The tomb of Lodhi, Delhi
If you are still delayed and wish to explore other cemeteries in the city, head over to the tomb of Sikandar Lodi for a glimpse of the magnificent buildings of the Lodi dynasty that ruled Delhi in the fifteenth century. Located among the green gardens of Lodi, the tomb combines the beauty of the surrounding landscape with ancient history. Built between 1517 and 1518 Lodi’s son Ibrahim Lodi, the tomb is a fine example of Indo-Islamic architectural style.
Hauz Khaz Siri, Delhi
If you choose to explore this castle built by Alauddin Khilji in 1303, you are sure to be impressed by the splendor of the castle, and the feeling of heart warmth penetrates you. That is because about 8,000 Mongol heads were buried here and the rough walls of the fort were created to protect the once beautiful fortress of the Mongols. The palace and fortress were ransacked and their precious stones and other artifacts were stolen during the reign of Sher Shah Suri, leaving a trail of debris in place.
Feroz Shah Kotla, Delhi
The fort built by Sultan Firoz Shah Tughlaq in the 14th century retains the Chopra Ashokan pillar of the 3rd century, a remnant of the Mauryan dynasty. The castle also has a Jami Masjid, a Baoli or fountain, and a garden structure within it. Behind the castle is a famous cricket ground with the same name. The castle is believed to have been invaded by djinns living on its dark streets and ruins. Certainly one has goosebumps when walking on these trails, especially after sunset.
Safdarjung Tomb, Delhi
This marble garden tomb made of marble and sandstone by Wazir or the Prime Minister of Mughal descent, Safdarjung, is considered to be the preserve of such a mausoleum, reflecting the style of Mughal architecture. Tomb, built in 1754, also appeared in the American biographical drama Jobs. Scattered charbagh or gardens with running water around it make the mausoleum look like a marvel of art.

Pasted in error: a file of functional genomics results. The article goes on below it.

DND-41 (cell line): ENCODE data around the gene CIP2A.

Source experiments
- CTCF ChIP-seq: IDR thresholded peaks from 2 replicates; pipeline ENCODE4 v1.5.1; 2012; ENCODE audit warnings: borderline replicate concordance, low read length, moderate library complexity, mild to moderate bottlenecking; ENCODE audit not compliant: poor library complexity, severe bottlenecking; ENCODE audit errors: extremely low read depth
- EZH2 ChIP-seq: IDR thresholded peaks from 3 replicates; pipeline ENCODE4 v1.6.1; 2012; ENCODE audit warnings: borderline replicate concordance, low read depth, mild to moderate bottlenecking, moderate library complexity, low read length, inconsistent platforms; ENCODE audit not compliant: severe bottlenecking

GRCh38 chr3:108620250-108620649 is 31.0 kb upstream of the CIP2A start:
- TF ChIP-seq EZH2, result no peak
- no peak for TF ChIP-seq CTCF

Mehrauli Archaeological Park
Mehrauli Sprawling over a place of over two hundred acres, Mehrauli Archaeological Park is an essential web website online showcasing the wealthy historical past of India. It is placed close to the Qutb Complex and is thought for housing over one hundred traditionally big tombs and monuments, several of which date returned to the tenth century AD. Some tremendous monuments and systems right here consist of the ruins of Lal Kot Fort, Balban’s Tomb, Qali Khan’s Tomb, Rajon Ki Baoli, Jamali Kamali Masjid and Tomb, and the Dargah of Sufi Saint. Delhi has seven historic cities, and Mehrauli is the best town that has been constantly inhabited for over one thousand years. Although a few systems right here are centuries old, they stand proudly until date, showcasing lots of architectural styles, which include Rajput, Mughal, and Indo-Islamic.